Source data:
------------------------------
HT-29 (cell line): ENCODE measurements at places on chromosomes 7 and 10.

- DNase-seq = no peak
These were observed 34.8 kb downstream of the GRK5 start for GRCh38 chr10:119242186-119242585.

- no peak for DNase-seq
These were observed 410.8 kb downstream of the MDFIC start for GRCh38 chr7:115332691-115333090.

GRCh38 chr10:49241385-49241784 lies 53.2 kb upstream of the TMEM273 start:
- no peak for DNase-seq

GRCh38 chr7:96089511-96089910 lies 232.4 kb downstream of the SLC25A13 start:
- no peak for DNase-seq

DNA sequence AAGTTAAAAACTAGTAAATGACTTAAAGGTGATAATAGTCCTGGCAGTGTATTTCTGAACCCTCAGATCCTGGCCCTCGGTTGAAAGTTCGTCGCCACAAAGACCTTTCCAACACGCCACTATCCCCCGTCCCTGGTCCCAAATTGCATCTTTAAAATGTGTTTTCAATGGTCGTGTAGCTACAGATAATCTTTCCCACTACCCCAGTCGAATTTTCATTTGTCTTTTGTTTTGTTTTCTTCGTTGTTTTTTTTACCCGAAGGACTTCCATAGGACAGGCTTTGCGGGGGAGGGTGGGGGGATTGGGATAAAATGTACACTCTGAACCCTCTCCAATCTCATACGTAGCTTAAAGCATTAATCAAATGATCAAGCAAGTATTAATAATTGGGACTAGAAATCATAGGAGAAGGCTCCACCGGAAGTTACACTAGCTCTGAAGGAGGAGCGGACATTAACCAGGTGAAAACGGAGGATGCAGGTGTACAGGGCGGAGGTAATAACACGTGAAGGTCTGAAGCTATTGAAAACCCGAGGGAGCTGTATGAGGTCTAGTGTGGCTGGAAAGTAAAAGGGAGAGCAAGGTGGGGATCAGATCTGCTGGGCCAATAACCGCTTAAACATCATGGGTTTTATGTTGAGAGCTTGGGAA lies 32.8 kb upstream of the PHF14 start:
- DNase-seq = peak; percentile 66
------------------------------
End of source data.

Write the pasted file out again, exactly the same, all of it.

HT-29 (cell line): ENCODE measurements at places on chromosomes 7 and 10.

- DNase-seq = no peak
These were observed 34.8 kb downstream of the GRK5 start for GRCh38 chr10:119242186-119242585.

- no peak for DNase-seq
These were observed 410.8 kb downstream of the MDFIC start for GRCh38 chr7:115332691-115333090.

GRCh38 chr10:49241385-49241784 lies 53.2 kb upstream of the TMEM273 start:
- no peak for DNase-seq

GRCh38 chr7:96089511-96089910 lies 232.4 kb downstream of the SLC25A13 start:
- no peak for DNase-seq

DNA sequence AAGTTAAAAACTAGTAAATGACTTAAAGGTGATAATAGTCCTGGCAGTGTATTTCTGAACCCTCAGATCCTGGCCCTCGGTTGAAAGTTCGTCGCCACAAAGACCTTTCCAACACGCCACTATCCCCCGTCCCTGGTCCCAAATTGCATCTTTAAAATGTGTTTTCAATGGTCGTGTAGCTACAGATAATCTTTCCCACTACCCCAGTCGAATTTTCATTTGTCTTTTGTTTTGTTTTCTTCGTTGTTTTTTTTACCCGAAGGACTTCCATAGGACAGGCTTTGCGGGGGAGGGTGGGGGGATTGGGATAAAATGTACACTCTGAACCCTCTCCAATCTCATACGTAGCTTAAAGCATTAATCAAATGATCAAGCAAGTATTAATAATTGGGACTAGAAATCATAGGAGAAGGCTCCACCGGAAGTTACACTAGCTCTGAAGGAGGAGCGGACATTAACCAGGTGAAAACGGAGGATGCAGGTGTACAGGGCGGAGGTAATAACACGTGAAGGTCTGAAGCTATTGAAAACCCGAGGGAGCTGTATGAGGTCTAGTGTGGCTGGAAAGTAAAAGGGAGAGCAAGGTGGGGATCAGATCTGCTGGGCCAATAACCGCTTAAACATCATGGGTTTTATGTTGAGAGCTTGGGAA lies 32.8 kb upstream of the PHF14 start:
- DNase-seq = peak; percentile 66